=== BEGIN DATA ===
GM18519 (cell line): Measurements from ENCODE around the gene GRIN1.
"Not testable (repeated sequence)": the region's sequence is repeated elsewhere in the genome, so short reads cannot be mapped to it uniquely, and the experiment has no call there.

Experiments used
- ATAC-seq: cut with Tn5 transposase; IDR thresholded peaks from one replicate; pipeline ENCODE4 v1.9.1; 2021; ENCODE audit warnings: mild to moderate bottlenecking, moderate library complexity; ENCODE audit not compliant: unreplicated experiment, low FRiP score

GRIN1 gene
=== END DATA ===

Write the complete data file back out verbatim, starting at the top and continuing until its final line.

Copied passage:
GM18519 (cell line): Measurements from ENCODE around the gene GRIN1.
"Not testable (repeated sequence)": the region's sequence is repeated elsewhere in the genome, so short reads cannot be mapped to it uniquely, and the experiment has no call there.

Experiments used
- ATAC-seq: cut with Tn5 transposase; IDR thresholded peaks from one replicate; pipeline ENCODE4 v1.9.1; 2021; ENCODE audit warnings: mild to moderate bottlenecking, moderate library complexity; ENCODE audit not compliant: unreplicated experiment, low FRiP score

GRIN1 gene